“Awesome Sh*t My Drill Sergeant Said – Wit and Wisdom from America’s Finest” by Dan Caddy. The publisher is Dey Street Books/William Morrow.

Review by Pete Moore

I loved the hell out of this book. And I laughed and laughed.

This is a compilation of some of the orders that drill instructors and drill sergeants have screamed at military recruits. The idea is that fear to produces obedience.

Some of the orders I heard when I was a teen-ager in boot camp at the Marine Corps Recruit Depot in San Diego, Calif.

The orders that author Dan Caddy lists in the book give the reader a good idea of what the orders were like in boot camp.

There are some that I particularly like. I still remember them from my days in the Corps.

Like this one, “Y’all need to clean these barracks, (insert two swear words). Smells like a goat in an overcoat.”

Or this one, “Look at me again and I’ll set you on fire and put you out with a fork.”

Some of the orders don’t make sense. It is just the drill instructor’s way of scaring you.

A one-liner that doesn’t make sense, but is pretty funny, is this, “We’re going to be here every hour on the hour for an hour.”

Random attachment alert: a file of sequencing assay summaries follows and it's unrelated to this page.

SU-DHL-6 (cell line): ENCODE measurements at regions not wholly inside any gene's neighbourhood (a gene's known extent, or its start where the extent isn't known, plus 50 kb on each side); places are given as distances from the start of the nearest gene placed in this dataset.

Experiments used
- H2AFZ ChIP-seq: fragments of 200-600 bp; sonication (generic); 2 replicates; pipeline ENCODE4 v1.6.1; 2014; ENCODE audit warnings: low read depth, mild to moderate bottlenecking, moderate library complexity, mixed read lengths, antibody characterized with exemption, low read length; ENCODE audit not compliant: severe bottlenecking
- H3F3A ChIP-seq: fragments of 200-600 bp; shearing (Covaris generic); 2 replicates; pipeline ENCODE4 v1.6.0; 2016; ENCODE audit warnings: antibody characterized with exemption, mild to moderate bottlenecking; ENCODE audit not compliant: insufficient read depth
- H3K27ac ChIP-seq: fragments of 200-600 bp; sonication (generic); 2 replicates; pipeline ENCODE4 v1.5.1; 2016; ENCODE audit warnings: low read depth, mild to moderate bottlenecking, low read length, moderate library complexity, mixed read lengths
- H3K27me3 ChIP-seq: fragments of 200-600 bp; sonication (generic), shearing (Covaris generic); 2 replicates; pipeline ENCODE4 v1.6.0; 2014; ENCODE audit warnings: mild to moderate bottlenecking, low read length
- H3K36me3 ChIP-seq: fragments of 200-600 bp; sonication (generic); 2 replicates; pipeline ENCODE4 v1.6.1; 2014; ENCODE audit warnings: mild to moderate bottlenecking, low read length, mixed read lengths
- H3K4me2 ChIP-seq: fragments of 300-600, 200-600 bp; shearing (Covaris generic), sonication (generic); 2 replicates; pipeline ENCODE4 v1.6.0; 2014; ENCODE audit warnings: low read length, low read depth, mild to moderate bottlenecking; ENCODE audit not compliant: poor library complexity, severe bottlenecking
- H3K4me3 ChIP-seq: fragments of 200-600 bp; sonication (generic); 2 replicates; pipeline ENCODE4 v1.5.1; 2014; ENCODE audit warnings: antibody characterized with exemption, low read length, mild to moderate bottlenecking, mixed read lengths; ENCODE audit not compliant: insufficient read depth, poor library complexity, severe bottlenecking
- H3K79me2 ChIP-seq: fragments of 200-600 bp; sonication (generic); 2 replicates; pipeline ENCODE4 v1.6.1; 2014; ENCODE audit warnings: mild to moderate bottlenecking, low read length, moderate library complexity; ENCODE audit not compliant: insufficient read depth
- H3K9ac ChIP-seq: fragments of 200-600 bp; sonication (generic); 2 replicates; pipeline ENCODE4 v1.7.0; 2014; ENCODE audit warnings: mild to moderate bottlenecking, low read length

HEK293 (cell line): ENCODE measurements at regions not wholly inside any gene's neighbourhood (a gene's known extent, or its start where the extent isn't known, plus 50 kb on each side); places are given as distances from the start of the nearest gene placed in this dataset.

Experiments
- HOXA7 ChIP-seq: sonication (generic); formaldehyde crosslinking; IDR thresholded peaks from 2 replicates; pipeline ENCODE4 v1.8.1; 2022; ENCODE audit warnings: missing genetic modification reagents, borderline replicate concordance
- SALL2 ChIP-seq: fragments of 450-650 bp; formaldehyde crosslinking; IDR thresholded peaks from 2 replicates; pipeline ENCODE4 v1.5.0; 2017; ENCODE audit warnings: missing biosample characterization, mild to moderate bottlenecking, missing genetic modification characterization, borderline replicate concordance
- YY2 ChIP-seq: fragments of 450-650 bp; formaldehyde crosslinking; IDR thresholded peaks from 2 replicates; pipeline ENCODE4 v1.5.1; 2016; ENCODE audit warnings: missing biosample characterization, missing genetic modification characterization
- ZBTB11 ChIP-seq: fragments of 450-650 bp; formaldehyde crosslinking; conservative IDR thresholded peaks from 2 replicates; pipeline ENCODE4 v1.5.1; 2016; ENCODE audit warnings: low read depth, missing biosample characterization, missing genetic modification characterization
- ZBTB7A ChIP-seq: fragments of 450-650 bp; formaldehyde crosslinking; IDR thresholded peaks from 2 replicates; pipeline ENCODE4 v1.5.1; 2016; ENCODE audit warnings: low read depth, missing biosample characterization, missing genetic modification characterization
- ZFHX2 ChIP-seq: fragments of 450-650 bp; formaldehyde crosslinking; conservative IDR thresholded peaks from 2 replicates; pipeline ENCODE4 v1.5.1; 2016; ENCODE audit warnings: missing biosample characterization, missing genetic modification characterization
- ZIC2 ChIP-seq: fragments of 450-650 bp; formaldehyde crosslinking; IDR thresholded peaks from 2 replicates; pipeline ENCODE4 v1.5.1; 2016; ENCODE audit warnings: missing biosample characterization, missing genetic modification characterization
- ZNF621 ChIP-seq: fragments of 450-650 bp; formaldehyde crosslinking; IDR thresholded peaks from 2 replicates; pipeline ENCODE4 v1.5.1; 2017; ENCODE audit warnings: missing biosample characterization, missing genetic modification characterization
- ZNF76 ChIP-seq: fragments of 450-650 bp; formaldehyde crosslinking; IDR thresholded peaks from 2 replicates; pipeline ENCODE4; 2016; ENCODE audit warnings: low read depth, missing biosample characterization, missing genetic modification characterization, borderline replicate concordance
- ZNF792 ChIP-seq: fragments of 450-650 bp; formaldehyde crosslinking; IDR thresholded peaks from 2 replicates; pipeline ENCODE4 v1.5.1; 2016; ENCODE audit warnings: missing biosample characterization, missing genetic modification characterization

Huh? More than likely the drill instructor who said that would stare at you and ask if you had any questions. If you do, ask them.

That’s what I got out of that one.

I can remember on the first day I got out of the recruit barracks, which was a quonset hut. I heard this from my staff sergeant while we were standing in formation: “I am  the f-ing Alpha and f-ing Omega of your f-ing life for the f-ing next 10 weeks and one f-ing day, private.”

F-bombs rained down on us all the time.  For emphasis. Point well taken, Sir!

Dan Caddy lives in Vermont and continues to serve in the military. He is a former marketing professional and the founder of the Awesome Sh*t My Drill Sergeant Said Facebook page. Many of the phrases in the book he borrowed from contributions to that Facebook page.

Caddy is also president and founder of Battle in Distress Inc., a nonprofit devoted to helping service members in crisis.

Pete Moore, an Albuquerque resident, served as a heavy equipment operator and a rifleman in the Marine Corps in the 1960s, including about 15 months in Vietnam.

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